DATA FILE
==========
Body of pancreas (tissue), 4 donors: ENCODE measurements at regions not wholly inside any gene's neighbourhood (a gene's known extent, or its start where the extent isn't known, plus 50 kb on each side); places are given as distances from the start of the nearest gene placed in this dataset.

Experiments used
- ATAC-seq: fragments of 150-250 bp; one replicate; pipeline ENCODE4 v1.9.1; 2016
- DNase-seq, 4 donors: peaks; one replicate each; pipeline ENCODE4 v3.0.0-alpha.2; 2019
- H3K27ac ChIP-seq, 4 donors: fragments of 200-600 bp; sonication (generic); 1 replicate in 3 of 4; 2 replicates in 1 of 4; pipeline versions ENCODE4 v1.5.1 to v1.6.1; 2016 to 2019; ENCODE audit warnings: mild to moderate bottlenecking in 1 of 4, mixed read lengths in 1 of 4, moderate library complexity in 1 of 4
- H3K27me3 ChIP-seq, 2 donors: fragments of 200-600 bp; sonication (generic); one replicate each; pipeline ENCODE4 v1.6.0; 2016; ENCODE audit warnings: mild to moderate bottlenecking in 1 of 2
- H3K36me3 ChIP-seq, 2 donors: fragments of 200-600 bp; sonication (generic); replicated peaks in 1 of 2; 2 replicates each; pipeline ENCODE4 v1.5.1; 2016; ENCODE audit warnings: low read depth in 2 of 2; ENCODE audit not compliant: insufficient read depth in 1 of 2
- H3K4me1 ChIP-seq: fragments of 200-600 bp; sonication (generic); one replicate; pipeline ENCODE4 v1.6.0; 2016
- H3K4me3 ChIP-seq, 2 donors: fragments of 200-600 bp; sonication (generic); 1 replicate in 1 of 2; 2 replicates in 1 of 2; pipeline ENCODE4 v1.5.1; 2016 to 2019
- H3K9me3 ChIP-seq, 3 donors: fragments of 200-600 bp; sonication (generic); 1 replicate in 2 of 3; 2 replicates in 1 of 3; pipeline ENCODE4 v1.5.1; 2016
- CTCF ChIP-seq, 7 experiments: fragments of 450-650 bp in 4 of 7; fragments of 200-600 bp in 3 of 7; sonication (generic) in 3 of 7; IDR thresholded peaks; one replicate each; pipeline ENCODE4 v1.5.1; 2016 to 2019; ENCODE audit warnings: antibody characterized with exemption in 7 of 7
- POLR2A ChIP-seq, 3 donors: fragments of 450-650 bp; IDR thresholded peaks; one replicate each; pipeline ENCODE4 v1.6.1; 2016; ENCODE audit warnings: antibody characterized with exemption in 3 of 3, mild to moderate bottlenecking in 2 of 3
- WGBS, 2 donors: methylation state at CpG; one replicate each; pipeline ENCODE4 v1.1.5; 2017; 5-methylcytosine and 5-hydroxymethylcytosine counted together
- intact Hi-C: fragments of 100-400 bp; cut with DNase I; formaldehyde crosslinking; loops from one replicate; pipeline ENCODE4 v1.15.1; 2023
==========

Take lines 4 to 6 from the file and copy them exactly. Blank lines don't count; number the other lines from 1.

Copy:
- DNase-seq, 4 donors: peaks; one replicate each; pipeline ENCODE4 v3.0.0-alpha.2; 2019
- H3K27ac ChIP-seq, 4 donors: fragments of 200-600 bp; sonication (generic); 1 replicate in 3 of 4; 2 replicates in 1 of 4; pipeline versions ENCODE4 v1.5.1 to v1.6.1; 2016 to 2019; ENCODE audit warnings: mild to moderate bottlenecking in 1 of 4, mixed read lengths in 1 of 4, moderate library complexity in 1 of 4
- H3K27me3 ChIP-seq, 2 donors: fragments of 200-600 bp; sonication (generic); one replicate each; pipeline ENCODE4 v1.6.0; 2016; ENCODE audit warnings: mild to moderate bottlenecking in 1 of 2